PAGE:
Since ES5, JavaScript has had a cool little function called Object.create().

Here's how it works.

var parent = {  
  foo: function() {

var child = Object.create( parent );

child.hasOwnProperty('foo'); // false; // 'bar'  

So what is it doing?

Essentially, it creates a new, empty object that has parent in its prototype chain. That means that even though child doesn't have its own foo() method, it has access to the foo() method from parent.

Try It

We've covered a lot of ground so far, and we still have a bit more to go. To make sure everything we learned so far sinks in, I'd encourage you to open up your dev tools and try a quick little example.

Create a constructor function called Car. Add a drive() method to its prototype that just logs to the console. Now create an instance of Car and call drive().

I really mean it. You should take 30 seconds and go do it. I'll wait here. And no cheating...

Good, you're back. Hopefully you wrote something that looks like this.

function Car() {

} = function() {  

var benz = new Car();; // vroom  

If not, consider re-reading some of the earlier sections. It's important that you're somewhat comfortable with that stuff before you move on.

Putting It All Together

It's time to look at a (slightly) more real-world example that takes everything in this post and puts it all together.

Let's start by creating a Rectangle constructor.

function Rectangle( width, height ) {  
  this.width = width;
  this.height = height;

At this point, we'll take a tiny detour to talk about this.

When a function is used as a constructor, this refers to the new object that you're creating. So in our Rectangle constructor, we're taking width and height as arguments, and assigning those values to the width and height properties of our new Rectangle instance.

var rect = new Rectangle( 3, 4 );

rect.width;  // 3  
rect.height; // 4  

Now it's time to give our Rectangle a method. Let's call it area.

Rectangle.prototype.area = function() {  
  return this.width * this.height;

There's that this keyword again. Just like in the constructor, this inside of a method refers to the instance.

var rect = new Rectangle( 3, 4 );

rect.area(); // 12  

What if we want to make a new class of object that inherits from Rectangle?

Let's say we need a class called Square. Hopefully you remember from elementary school that a square is just a specific type of rectangle.

We'll start by creating its constructor.

function Square( length ) {  
  this.width = this.height = length;

So, that's all well and good, but how do we make Square inherit from Rectangle? It's all about setting up the prototype chain.

If you remember from earlier, we can use Object.create() to create an empty object that inherits from another object. In the case of Square, that means all we need to do is this:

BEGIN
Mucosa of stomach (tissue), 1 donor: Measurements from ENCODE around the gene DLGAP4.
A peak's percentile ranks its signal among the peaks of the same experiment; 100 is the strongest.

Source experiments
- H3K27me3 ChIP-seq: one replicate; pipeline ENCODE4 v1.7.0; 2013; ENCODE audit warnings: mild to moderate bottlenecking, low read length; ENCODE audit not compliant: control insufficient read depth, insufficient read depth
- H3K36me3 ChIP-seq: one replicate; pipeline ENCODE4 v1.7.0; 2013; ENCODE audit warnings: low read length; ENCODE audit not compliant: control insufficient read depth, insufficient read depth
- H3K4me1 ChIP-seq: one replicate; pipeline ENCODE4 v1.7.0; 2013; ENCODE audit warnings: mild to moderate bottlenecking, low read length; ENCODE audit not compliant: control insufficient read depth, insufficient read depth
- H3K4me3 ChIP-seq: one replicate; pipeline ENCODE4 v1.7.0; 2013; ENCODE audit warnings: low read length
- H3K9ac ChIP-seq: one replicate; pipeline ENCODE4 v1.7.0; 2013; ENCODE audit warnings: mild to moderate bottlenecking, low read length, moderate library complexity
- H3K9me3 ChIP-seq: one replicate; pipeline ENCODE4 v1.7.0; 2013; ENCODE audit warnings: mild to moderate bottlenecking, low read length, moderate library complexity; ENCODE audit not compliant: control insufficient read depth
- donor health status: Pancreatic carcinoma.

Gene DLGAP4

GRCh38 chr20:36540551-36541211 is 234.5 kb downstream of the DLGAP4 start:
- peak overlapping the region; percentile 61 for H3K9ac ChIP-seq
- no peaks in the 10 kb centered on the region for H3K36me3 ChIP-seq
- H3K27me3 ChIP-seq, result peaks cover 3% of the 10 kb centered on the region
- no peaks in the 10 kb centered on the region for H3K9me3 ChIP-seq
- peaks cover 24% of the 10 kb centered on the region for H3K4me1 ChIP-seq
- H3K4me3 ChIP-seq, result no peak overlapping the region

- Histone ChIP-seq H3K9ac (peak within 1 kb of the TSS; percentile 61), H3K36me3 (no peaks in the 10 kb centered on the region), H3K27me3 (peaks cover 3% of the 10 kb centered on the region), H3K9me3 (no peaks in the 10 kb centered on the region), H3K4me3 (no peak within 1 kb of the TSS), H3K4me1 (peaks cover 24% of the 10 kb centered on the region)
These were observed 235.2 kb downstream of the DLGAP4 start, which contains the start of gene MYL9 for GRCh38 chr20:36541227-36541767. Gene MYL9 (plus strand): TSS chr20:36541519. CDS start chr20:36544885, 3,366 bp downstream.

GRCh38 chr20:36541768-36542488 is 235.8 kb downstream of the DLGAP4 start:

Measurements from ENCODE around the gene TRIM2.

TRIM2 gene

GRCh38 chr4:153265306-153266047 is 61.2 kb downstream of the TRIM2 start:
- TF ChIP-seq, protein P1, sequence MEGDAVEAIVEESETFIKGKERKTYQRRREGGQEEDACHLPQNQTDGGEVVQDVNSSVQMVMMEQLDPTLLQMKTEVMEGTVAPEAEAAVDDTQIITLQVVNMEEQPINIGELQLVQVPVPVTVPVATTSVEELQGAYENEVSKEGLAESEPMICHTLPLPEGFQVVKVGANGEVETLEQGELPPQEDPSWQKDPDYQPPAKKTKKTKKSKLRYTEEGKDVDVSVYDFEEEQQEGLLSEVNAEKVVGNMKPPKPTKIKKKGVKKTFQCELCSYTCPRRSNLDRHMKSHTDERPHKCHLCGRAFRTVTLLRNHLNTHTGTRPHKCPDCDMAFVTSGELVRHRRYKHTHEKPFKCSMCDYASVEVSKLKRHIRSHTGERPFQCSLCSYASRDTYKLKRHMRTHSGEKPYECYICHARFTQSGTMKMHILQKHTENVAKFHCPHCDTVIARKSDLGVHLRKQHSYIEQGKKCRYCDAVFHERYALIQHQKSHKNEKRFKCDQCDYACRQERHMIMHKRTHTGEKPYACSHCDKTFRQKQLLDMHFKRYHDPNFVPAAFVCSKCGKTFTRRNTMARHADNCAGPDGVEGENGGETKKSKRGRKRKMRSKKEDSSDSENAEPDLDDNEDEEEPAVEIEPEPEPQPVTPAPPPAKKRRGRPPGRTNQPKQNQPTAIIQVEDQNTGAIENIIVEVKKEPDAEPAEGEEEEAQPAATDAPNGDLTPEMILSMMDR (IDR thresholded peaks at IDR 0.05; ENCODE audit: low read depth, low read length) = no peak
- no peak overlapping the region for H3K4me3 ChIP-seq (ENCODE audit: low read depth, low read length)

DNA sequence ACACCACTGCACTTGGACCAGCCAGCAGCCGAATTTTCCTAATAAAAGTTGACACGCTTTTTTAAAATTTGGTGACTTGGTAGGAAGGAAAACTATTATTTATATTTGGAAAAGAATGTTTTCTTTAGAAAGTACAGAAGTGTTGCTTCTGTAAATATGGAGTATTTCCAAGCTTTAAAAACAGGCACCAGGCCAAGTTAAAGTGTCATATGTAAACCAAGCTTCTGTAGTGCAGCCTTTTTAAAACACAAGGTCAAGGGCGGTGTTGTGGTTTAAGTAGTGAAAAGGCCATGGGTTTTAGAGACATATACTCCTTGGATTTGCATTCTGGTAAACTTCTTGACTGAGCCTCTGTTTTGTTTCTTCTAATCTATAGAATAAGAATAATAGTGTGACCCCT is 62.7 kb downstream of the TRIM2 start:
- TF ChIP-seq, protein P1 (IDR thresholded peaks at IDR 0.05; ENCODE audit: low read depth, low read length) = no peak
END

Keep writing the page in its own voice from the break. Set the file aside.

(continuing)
Square.prototype = Object.create( Rectangle.prototype );  

All instances of Square will automatically have Square.prototype in their prototype chain, and because Square.prototype has Rectangle.prototype in its prototype chain, every Square will have access to the methods of Rectangle.

In other words, we can do this:

var square = new Square( 4 );

square.area(); // 16  

We can also add new methods that are specific to Square. Remember, Square.prototype is just an empty object right now (albeit with a link back to Rectangle.prototype).

Square.prototype.diagonal = function() {  
  return Math.sqrt( this.area() * 2 );
Time travel

One of the really cool (and potentially dangerous) things about inheritance in JavaScript is that you can modify or extend the capabilities of a class after you've defined it.

Because JavaScript will look up the prototype when trying to access properties on an object, to you can alter your classes at runtime.

Here's an example (for illustrative purposes only. Don't ever do this):

var arr = [ 1, 2, 3, 4, 5 ];

Array.prototype.shuffle = function() {  
  return this.sort(function() {
    return Math.round( Math.random() * 2 ) - 1;

arr.shuffle(); // [ 3, 1, 4, 5, 2 ]  

The important thing to notice in this example is that arr was created before Array.prototype.shuffle existed. But because property lookups are done at runtime, our array got access to the new method anyway. It's like we went back in time and gave Array a (stupid) new method.

To get a sense of how powerful (and potentially dangerous) this is, go open the JS console on a page like Facebook, paste in the following code, and watch the log as you click around:

Array.prototype.push = function() {  
  throw new Error('lolnope');

If you live in the Boston area, love JavaScript, and want to work on some really exciting problems at Starry, shoot me an email. I'm hiring.